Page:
Bracy ~ Bracey ~ Brecey
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"One school (of thought) leans toward being consistent in the spelling of a surname regardless of how it is spelled in the records where you find the individual.
The other school of thought suggests that you should record the surnames as you find them in the records.
The way these people get around this is to have a list of variant spellings they need to check when researching, but when they record the name in their database or on a given family group sheet or pedigree chart, they adhere to a standard spelling.
The other school of thought stems from trying to be as accurate as possible in the recording of the information.
By recording the spelling as it is found, they can see how the surname may have changed over a period of time, especially useful when working on immigrants.
The downside to this is what spelling do you take? In some research you may find a person's surname spelled three or four different ways in three or four different records. My rule of thumb here is to go with the spelling as I find it in the record closest to the birth of the individual."
What Constitutes Genealogical Proof
A Predominantly Neolithic Origin for European Paternal Lineages
(R-M269 just means your direct male line came from europe it doesn't mean that any of those males where not american indian you could be full blooded with a europe Haplogroup it only takes about 3 generations to be closed to full blooded.) (Bureau of Indian Affairs | Certificate of Degree of Indian Blood / Alaska Native Blood Instructions )
The relative contributions to modern European populations of Paleolithic hunter-gatherers and Neolithic farmers from the Near East have been intensely debated. Haplogroup R1b1b2 (R-M269) is the commonest European Y-chromosomal lineage, increasing in frequency from east to west, and carried by 110 million European men.
Distribution of R-M269 in Europe increases in frequency from east to west.
It peaks at the national level in
Wales at a rate of 92%, at
82% in Ireland,
70% in Scotland,
68% in Spain about
60% in Portugal,
53% in Italy,
50% in Germany,
50% in the Netherlands,
45% in Eastern England,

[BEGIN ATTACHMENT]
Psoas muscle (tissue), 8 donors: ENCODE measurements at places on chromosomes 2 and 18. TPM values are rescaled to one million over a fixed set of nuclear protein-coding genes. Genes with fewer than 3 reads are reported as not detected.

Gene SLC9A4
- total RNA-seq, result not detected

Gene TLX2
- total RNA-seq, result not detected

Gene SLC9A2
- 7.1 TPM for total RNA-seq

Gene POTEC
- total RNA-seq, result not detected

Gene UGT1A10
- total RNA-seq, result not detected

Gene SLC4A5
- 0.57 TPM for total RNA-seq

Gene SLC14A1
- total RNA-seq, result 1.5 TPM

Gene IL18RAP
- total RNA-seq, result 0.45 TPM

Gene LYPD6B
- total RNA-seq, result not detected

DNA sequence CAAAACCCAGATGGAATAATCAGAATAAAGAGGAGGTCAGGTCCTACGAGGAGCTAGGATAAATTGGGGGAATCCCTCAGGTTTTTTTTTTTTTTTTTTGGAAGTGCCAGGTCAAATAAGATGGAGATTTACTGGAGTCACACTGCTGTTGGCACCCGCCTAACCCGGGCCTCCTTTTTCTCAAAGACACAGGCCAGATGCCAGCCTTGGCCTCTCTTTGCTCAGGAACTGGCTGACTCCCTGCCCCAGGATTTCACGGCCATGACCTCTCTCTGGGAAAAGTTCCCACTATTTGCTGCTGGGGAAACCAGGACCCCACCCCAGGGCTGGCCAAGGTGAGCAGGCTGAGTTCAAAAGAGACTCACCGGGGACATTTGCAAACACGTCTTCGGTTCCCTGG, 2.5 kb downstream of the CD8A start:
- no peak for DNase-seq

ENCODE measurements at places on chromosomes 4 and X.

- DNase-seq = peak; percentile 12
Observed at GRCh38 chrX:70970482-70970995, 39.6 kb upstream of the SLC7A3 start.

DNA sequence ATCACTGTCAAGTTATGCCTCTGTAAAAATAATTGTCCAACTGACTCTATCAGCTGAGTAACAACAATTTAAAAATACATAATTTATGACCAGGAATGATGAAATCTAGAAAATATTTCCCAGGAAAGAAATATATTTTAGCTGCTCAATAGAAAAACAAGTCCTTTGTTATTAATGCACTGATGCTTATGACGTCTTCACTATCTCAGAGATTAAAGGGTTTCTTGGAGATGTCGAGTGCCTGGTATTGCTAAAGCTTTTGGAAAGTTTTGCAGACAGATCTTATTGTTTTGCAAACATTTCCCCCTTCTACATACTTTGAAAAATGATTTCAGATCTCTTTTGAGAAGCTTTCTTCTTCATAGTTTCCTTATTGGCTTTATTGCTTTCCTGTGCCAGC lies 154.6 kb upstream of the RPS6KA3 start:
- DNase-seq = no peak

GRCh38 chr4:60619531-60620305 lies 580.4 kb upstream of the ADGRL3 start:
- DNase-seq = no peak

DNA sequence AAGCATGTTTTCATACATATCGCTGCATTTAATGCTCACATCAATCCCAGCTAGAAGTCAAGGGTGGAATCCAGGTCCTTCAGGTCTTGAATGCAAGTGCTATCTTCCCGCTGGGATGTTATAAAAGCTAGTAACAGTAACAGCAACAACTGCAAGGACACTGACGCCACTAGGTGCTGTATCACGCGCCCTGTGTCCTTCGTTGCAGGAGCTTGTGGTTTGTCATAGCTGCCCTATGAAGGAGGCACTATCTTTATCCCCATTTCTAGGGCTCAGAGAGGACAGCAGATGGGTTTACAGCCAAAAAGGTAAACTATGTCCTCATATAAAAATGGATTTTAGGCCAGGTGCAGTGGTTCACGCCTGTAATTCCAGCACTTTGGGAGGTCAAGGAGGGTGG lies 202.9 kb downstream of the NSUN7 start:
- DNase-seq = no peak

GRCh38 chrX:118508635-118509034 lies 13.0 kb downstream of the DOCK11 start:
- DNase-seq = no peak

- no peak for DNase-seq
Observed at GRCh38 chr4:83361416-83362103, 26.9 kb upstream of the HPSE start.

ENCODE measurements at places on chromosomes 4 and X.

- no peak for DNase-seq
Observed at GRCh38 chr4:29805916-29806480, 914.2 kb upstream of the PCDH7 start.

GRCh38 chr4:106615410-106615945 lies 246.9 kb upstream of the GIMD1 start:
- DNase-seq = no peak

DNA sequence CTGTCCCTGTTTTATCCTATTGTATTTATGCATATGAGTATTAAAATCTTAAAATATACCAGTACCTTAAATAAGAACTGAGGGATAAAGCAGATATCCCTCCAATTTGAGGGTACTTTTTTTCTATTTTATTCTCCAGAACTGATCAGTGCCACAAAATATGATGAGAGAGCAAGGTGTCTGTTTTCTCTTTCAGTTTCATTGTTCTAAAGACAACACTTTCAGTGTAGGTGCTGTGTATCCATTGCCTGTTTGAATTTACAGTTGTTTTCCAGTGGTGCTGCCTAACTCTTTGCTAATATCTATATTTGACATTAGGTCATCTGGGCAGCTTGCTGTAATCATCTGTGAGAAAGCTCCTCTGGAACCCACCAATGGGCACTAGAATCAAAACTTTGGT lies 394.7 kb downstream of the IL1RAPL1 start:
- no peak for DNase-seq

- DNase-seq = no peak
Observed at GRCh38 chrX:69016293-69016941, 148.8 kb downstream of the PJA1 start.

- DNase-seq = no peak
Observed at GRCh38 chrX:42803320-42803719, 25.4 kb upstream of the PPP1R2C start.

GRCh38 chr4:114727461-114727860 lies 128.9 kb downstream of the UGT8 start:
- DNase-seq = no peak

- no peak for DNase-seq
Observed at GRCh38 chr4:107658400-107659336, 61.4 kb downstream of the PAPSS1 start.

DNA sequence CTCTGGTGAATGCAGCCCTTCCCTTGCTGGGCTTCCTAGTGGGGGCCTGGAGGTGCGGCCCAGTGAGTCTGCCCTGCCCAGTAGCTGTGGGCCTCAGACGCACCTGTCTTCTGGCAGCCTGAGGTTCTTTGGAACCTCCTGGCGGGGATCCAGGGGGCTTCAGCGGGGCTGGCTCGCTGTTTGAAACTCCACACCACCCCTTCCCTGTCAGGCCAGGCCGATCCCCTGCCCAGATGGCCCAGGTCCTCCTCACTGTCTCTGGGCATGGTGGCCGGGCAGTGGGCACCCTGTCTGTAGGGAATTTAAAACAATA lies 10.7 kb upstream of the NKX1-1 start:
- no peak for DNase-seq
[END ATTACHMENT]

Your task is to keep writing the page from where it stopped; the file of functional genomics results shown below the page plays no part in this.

43% in Denmark, and
42% in Iceland.
R-M269 reaches levels as high as 95% in parts of Ireland.
This marker is present in China and India at frequencies of less than one percent.
(According to the study Suslova et al. 2015: "The Bashkirs appear close to Mongoloids in allele and haplotype distribution. However, Bashkirs cannot be labelled either as typical Mongoloids or as Caucasoids. Thus, Bashkirs possess some alleles and haplotypes frequent in Mongoloids, which supports the Turkic impact on Bashkir ethnogenesis, but also possess the AH 8.1 haplotype, which could evidence an ancient Caucasoid population that took part in their ethnic formation... Bashkirs showed no features of populations with a substantial Finno-Ugric component, for example Chuvashes or Russian Saami. This disputes the commonly held belief of a Finno-Ugric origin for Bashkirs...)
Suslova, T. A.; Burmistrova, A. L.; Chernova, M. S.; Khromova, E. B.; Lupar, E. I.; Timofeeva, S. V.; Devald, I. V.; Vavilov, M. N.; Darke, C. (1 October 2012). "HLA gene and haplotype frequencies in Russians, Bashkirs and Tatars, living in the Chelyabinsk Region (Russian South Urals)". International Journal of Immunogenetics. 39(5): 394–408.
R-M269 appears to have been present since antiquity.
R-M269 has been found, for instance, at a rate of ~44% among remains dating from the 11th to 13th centuries at Punta Azul, in the Canary Islands.
These remains have been linked to the Bimbache (or Bimape), a subgroup of the Guanche.
In living males, it peaks in parts of North Africa, especially Algeria, at a rate of 10%.
In Sub-Saharan Africa, R-M269 appears to peak in Namibia, at a rate of 8% among Herero males.
Apart from undiverged, basal R-M269*, there are (as of 2017) two primary branches of R-M269:
R-L23 (R1b1a1a2a; L23/PF6534/S141) and
R-PF7558 (R1b1a1a2b; PF7558/PF7562.)
R-L23* and its subclades are by far the most common forms of R-M269. R-PF7558 is now rare, but has been reported anecdotally at low levels throughout Western Eurasia (Europe and the Middle East)
R-L23 (Z2105/Z2103; a.k.a. R1b1a1a2a) has been reported among the peoples of the Idel-Ural (by Trofimova et al. 2015): 21 out of 58 (36.2%) of Burzyansky District Bashkirs, 11 out of 52 (21.2%) of Udmurts, 4 out of 50 (8%) of Komi, 4 out of 59 (6.8%) of Mordvins, 2 out of 53 (3.8%) of Besermyan and 1 out of 43 (2.3%) of Chuvash were R1b-L23.
Subclades within the paragroup R-M269(xL23) – that is, R-M269* and/or R-PF7558 – appear to be found at their highest frequency in the central Balkans, especially Kosovo with 7.9%, Macedonia 5.1% and Serbia 4.4%. Unlike most other areas with significant percentages of R-L23, Kosovo, Poland and the Bashkirs of south-east Bashkortostan are notable in having a high percentage of R-L23(xM412) also known as R1b1a1a2a(xR1b1a1a2a1) – at rates of 11.4% (Kosovo), 2.4% (Poland) and 2.4% south-east Bashkortostan. (This Bashkir population is also notable for its high level of R-M73 (R1b1a1a1), at 23.4%.) Five individuals out of 110 tested in the Ararat Valley of Armenia belonged to R-M269(xL23) and 36 to R-L23*, with none belonging to known subclades of L23.
In 2009, DNA extracted from the femur bones of 6 skeletons in an early-medieval burial place in Ergolding (Bavaria, Germany) dated to around AD 670 yielded the following results: 4 were found to be haplogroup R1b with the closest matches in modern populations of Germany, Ireland and the USA while 2 were in Haplogroup G2a.